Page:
During his last year of painful illness, poet Jack Veasey left his final poetry manuscript with his long-time publisher, The Poet's Press. Veasey died in mid-2016, and this 216-page collection includes his collected sonnets (167 of them), a miscellany of other poems, and one Magick ritual. Sonnets, like Scarlatti sonatas, need to be relished a few at a time. Each visit to this vault of sonnets brings the reader new delights, humane observations and sometimes bitter jabs at the everyday, from the vantage of an "outsider." Veasey has observed that the rigor of the sonnet led him to say unintended things and find, in tight language, truths he did not know he knew.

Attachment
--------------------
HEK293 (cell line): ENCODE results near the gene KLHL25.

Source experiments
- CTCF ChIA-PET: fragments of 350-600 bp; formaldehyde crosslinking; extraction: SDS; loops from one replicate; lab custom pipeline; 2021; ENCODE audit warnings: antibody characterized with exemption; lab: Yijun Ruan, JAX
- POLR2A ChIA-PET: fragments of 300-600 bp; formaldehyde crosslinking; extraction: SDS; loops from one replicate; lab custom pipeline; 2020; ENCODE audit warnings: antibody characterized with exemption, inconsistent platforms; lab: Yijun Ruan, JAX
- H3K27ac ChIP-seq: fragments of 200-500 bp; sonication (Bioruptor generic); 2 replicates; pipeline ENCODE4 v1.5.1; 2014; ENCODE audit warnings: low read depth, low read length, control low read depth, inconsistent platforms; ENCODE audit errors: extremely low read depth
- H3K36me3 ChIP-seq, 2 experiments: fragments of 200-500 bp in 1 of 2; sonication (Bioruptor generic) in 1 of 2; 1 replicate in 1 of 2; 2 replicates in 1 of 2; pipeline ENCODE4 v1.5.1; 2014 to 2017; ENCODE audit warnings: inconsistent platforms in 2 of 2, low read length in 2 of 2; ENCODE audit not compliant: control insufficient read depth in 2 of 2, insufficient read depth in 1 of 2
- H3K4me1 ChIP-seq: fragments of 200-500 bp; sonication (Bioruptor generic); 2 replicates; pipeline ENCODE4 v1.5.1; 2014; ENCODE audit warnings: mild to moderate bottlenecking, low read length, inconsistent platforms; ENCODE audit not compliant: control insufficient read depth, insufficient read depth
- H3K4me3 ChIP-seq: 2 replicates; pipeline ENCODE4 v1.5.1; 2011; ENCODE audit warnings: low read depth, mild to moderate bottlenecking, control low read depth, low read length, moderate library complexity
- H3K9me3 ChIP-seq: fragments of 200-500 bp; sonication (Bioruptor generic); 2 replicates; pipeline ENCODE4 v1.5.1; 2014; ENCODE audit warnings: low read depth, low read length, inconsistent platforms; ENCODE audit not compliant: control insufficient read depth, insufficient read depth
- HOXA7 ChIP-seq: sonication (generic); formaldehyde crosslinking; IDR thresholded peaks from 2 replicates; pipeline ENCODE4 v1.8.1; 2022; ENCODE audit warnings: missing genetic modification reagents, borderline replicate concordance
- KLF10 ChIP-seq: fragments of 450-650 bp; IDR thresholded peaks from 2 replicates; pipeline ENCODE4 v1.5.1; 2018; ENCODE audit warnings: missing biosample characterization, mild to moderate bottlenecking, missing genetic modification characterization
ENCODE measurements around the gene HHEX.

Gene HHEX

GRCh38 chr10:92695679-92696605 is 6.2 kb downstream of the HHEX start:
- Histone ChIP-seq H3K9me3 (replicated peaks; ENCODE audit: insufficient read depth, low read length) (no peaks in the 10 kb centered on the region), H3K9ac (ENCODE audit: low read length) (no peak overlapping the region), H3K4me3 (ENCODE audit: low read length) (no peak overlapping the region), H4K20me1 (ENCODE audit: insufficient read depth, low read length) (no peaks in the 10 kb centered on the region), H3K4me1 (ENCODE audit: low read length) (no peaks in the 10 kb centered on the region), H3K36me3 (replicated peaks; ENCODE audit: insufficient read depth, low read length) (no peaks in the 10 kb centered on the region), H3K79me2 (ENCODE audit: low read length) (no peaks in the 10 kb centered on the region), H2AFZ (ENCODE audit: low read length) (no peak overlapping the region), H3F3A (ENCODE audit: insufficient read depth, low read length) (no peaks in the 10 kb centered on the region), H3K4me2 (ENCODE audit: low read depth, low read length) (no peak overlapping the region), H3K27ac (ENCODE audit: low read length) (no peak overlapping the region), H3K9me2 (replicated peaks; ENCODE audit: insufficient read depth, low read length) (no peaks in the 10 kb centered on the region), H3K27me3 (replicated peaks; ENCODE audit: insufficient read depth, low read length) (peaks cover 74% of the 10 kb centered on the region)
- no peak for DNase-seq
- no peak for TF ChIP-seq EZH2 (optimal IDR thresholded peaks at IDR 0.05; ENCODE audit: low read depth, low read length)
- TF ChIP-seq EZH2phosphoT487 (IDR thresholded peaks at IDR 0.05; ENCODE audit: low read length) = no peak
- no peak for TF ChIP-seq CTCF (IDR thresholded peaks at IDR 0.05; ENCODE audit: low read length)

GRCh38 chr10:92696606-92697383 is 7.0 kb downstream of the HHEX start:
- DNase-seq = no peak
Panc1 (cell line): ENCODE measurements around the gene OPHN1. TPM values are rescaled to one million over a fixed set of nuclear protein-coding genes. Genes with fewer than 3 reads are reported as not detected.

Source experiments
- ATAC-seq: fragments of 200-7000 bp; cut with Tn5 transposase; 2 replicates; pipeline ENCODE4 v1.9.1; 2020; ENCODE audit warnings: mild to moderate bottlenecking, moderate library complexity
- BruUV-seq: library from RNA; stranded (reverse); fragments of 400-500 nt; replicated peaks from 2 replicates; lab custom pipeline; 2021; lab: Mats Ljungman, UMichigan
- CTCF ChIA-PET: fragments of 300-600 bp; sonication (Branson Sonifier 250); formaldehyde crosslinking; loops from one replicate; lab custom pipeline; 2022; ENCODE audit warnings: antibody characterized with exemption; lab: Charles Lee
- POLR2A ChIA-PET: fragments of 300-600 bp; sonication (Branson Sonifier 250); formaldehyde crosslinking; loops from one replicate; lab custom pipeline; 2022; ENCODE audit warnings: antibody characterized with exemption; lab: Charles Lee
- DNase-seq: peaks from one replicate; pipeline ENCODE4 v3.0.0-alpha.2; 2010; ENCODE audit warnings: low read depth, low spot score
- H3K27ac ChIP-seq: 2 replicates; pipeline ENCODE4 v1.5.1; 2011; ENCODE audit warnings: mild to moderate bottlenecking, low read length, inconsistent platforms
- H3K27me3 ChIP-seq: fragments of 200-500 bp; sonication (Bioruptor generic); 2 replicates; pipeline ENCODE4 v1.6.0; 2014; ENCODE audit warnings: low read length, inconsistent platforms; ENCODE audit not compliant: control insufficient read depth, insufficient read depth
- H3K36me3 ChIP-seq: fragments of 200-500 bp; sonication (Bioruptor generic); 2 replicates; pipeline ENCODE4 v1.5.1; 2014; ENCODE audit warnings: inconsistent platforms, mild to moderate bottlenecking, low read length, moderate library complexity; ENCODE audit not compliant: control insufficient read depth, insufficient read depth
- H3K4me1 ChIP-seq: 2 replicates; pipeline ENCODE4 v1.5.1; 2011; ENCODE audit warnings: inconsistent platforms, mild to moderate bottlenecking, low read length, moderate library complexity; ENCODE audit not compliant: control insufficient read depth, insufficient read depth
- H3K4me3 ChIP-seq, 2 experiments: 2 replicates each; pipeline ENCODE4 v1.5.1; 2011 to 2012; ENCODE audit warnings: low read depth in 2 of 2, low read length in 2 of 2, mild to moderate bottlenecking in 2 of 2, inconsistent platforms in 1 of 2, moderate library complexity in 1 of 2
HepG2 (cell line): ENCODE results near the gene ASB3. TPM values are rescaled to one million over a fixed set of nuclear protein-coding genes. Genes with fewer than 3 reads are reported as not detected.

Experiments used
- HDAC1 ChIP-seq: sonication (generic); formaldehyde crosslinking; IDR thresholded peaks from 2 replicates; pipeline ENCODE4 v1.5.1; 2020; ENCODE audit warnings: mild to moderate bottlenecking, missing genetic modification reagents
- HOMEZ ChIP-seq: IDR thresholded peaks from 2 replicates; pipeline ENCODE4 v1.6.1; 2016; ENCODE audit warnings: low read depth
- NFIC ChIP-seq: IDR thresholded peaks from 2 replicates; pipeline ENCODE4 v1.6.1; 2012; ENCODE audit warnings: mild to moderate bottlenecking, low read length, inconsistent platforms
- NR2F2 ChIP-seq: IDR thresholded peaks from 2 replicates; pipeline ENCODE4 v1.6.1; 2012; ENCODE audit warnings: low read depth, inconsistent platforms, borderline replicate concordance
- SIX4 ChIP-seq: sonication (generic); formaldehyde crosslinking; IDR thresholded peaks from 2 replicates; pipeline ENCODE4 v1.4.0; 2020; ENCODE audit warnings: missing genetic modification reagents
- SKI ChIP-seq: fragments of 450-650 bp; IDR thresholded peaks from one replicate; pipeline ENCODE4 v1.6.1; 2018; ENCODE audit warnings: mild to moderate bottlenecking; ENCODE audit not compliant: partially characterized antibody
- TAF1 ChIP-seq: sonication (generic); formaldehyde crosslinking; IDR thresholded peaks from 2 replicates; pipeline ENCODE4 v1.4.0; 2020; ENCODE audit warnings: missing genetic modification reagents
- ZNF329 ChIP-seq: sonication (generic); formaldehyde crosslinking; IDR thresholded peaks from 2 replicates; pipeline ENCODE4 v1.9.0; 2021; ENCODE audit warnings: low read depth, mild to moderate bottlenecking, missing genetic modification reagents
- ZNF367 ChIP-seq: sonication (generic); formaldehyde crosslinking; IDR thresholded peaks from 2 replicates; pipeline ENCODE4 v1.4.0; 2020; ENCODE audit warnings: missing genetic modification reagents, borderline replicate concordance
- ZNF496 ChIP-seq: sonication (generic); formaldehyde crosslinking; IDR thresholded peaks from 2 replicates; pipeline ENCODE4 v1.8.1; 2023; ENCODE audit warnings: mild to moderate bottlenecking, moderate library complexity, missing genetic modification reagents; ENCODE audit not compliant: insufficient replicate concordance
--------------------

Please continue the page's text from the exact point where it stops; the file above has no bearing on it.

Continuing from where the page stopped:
Jack Veasey (1955-2016) was a Philadelphia native who lived in Hummelstown, PA for over 20 years. He was the author of twelve previous published collections of poetry, most recently The Dance That Begins And Begins (The Poet’s Press, 2015). His poems also appeared in many periodicals including Christopher Street, The Pittsburgh Quarterly, Assaracus, Harbinger: A Journal of Social Ecology, The Philadelphia Daily News, The Painted Bride Quarterly, Fledgling Rag, Oxalis, The Blue Guitar, Bone and Flesh, Zone: A Feminist Journal for Women and Men, Film Library Quarterly (Museum of Modern Art, NYC), Experimental Forest, Tabula Rasa, Wild Onions, Mouth of the Dragon, Asphodel, Insight, The Irish Edition, The Harrisburg Patriot-News, The Harrisburg Review, The Princeton Spectrum, The Little Word Machine (U.K.), and The Body Politic (Canada), among others. Veasey spent the seventies and eighties working as a journalist for such publications as The Philadelphia Inquirer, Philadelphia Magazine, Pennsylvania Magazine, APPRISE, The Philadelphia City Paper, and The Cherry Hill Courier Post, and editing a number of periodicals in Philadelphia and New York, including The South St. Star, The Philadelphia Gay News, and FirstHand Magazine.